Athletic trainer’s shadows help treat injured athletes, gaining work experience

October 13, 2017 — by Sandhya Sundaram and Kaylene Morrison

Liz Alves's shadows experience hands-on teaching and learn medical and practical skills.

Junior Eveliina Niva rushed out to the opposing team’s bleachers during a home football game against Silver Creek earlier in the season to help the other team’s cheerleading coach, who had fainted in the 110-degree weather.

Niva, along with three other girls — senior Sadhana Vadrevu, junior Maddie Stuart and junior Hannah Hovey — scrambled to the field to see the dazed and confused coach lying on her back behind the bleachers. The girls lifted her onto a golf cart, and athletic trainer Liz Alves drove her to the training room.

There, they applied ice packs to her groin, underarms and major blood vessels to bring down her core body temperature. This treatment continued until Alves determined that the coach was stable.  

These four girls are Alves’ shadows. They attend all football games and stay after school a few days each week to help out with athlete injuries.

The shadows spent the weeks before school training with Alves. They are now learning various sports medicine skills from administrative tasks such as organizing coolers and repacking kits, to medical tasks like treating and preventing injuries, therapeutic techniques, massaging and stretching.

Alves said that she is “very picky” in terms of choosing her shadows and puts all of them through an interview process before starting.

“It’s an honor to be able to travel with football and you have to be committed to that,” Alves said.

A day spent training with Alves is very different from a typical class. Athletes come in to the training room in the afternoon for stretching, massaging, taping and sometimes even ultrasound. Alves’s skills are often required elsewhere, and her assistants are left to run the room on their own, meaning much of the girls’ training takes place on the fly. During designated training periods, the shadows first practice on each other and on Alves until they are proficient enough to treat athletes.

Stuart first approached Alves when she herself was injured. She then decided that sports medicine was something that she was interested in, partially due to the field’s practicality.

“You can’t do sports forever because when you get older you won’t have the physical capability. [Sports medicine] is something I can use throughout my entire life. It never goes away,” Stuart said.

As an athlete herself, Stuart knows how easy it is to get an injury and then be unable to participate in a sport for weeks or even months. Due to the practicality of the field, she said she would consider a job working with professional sports teams and injured athletes.

Additionally, working with Alves is a different experience every day, which is why it is so enjoyable for the shadows.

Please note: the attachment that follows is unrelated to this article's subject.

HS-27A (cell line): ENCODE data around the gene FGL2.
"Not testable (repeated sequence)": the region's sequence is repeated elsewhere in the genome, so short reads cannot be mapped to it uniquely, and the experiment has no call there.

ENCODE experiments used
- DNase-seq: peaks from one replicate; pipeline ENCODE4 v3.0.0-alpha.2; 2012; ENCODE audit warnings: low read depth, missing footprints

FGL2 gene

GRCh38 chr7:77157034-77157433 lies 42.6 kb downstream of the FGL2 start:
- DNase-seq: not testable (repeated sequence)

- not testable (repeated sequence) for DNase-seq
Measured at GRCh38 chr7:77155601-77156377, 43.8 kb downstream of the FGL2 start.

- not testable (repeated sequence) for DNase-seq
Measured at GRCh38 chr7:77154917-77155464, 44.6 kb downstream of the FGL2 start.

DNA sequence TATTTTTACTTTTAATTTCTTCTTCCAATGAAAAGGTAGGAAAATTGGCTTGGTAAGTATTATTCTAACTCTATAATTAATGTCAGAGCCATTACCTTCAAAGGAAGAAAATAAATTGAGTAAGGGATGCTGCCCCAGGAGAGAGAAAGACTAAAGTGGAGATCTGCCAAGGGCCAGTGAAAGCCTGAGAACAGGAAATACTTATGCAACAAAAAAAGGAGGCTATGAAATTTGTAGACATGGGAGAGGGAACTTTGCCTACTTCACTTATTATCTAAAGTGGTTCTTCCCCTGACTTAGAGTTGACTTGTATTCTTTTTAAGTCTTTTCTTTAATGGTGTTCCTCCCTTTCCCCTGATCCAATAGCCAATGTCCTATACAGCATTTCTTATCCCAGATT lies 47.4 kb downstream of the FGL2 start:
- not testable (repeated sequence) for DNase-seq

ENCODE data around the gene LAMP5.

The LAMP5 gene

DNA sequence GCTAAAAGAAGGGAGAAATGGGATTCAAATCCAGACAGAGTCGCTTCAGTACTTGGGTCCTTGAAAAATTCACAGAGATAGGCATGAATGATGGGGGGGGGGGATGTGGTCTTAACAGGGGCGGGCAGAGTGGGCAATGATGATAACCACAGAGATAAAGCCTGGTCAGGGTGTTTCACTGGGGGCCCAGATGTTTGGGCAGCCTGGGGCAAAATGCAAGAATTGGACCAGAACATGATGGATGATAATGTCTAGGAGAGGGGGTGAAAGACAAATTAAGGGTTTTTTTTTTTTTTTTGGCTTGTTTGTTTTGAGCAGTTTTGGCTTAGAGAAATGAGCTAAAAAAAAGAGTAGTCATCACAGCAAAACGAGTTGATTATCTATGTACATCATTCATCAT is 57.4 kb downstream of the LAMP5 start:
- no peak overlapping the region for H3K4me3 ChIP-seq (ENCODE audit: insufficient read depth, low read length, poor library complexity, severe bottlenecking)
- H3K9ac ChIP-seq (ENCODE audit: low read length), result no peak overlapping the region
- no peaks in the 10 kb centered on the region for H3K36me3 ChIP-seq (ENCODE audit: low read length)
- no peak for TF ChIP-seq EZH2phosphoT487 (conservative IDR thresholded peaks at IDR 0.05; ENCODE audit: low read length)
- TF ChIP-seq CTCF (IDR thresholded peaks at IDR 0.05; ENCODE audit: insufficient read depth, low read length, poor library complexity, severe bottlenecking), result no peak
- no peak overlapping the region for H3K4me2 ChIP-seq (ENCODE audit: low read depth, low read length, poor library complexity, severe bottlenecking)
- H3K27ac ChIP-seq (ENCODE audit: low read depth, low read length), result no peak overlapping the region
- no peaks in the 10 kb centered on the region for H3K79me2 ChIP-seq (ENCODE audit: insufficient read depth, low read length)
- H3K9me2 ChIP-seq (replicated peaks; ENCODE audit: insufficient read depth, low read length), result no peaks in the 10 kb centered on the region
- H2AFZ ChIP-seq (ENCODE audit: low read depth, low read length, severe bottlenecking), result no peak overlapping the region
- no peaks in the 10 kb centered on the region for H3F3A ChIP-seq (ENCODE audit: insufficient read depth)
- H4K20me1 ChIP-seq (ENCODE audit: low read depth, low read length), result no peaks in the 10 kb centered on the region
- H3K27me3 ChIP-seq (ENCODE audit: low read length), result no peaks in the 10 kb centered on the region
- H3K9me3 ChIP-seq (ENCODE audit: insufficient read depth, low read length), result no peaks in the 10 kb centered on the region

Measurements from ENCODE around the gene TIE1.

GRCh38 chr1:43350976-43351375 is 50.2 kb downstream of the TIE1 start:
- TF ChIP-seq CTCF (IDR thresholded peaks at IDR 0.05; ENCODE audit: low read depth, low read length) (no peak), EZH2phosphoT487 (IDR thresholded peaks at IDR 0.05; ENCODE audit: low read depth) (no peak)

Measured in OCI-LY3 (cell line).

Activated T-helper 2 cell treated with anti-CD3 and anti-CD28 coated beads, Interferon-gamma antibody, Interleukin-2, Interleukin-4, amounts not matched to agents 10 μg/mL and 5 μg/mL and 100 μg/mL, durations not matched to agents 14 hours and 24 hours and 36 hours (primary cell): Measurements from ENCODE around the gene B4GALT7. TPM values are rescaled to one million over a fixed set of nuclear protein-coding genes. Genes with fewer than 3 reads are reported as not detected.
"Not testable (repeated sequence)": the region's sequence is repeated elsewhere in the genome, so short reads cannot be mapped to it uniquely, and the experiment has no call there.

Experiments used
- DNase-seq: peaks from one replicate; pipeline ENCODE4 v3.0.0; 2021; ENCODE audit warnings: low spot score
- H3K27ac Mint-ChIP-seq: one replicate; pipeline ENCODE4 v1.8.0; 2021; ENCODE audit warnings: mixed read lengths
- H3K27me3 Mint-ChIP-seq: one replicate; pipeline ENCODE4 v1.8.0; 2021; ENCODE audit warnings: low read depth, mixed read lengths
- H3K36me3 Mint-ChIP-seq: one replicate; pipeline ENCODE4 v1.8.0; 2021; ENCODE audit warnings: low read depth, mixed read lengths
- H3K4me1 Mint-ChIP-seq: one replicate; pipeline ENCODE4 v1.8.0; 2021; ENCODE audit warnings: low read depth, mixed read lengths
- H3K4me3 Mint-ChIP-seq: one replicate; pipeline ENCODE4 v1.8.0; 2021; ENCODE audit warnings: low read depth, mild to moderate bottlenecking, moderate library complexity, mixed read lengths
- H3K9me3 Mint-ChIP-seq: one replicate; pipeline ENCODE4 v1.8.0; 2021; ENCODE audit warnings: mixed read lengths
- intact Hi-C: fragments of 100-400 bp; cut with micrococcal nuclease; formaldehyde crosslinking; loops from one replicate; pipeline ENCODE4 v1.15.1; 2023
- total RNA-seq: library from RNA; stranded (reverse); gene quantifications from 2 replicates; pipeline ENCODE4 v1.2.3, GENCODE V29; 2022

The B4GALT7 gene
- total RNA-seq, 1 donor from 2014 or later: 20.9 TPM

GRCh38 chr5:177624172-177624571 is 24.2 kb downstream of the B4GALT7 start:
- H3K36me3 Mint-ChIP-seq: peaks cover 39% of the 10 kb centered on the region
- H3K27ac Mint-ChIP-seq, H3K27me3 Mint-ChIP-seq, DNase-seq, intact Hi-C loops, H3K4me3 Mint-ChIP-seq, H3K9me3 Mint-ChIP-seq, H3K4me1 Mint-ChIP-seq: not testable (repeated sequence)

“It’s never the same routine every day like a regular class where you’re reading a book or taking notes,” Niva said. “Every day something different happens and you just go with the flow.”

This year will mark Alves’ 10th year at SHS, and it is her seventh year having shadows. This opportunity has allowed her to build relationships with students, many of whom she still talks to now even though they graduated years ago.

“It’s been really great to have a relationship with these kids,” Alves said. “To have them come in as children basically some of them being 13 and then leave as adults.”

Niva said that she loves Alves’ hands-on teaching style. The hands-on aspect of sports medicine is one of the main reasons that Alves decided to go into the field. She said that this career is a great choice for anyone with ADHD because there is always work to do and no time to get distracted.

Vadrevu likes the chaotic nature of sports medicine because it provides an exhilarating adrenaline rush.

“Helping out on the field is stressful and exciting all at once

because you’re excited to go out and help but you don’t want the players to actually be hurt,” Vadrevu said.

Vadrevu is friends with many of the players on the team, which she said both helps and hurts her job. Her friendships with the players give her more of a reason to engage herself in the game, but she is always a little on edge because she doesn’t want to see her friends get hurt.

Vadrevu and the other shadows have learned many practical skills over the months or years that they have worked with Alves. Not only have they learned methods to treat medical ailments, but they have learned practical skills that can be applied to any work environment.  

“What I hope people get out of working with me is practical life skills and actual work experience,” Alves said. “There are a lot of subsets in the medical field and each is different. It’s important to explore as many actual work settings as you can so you can find what really makes you happy.”

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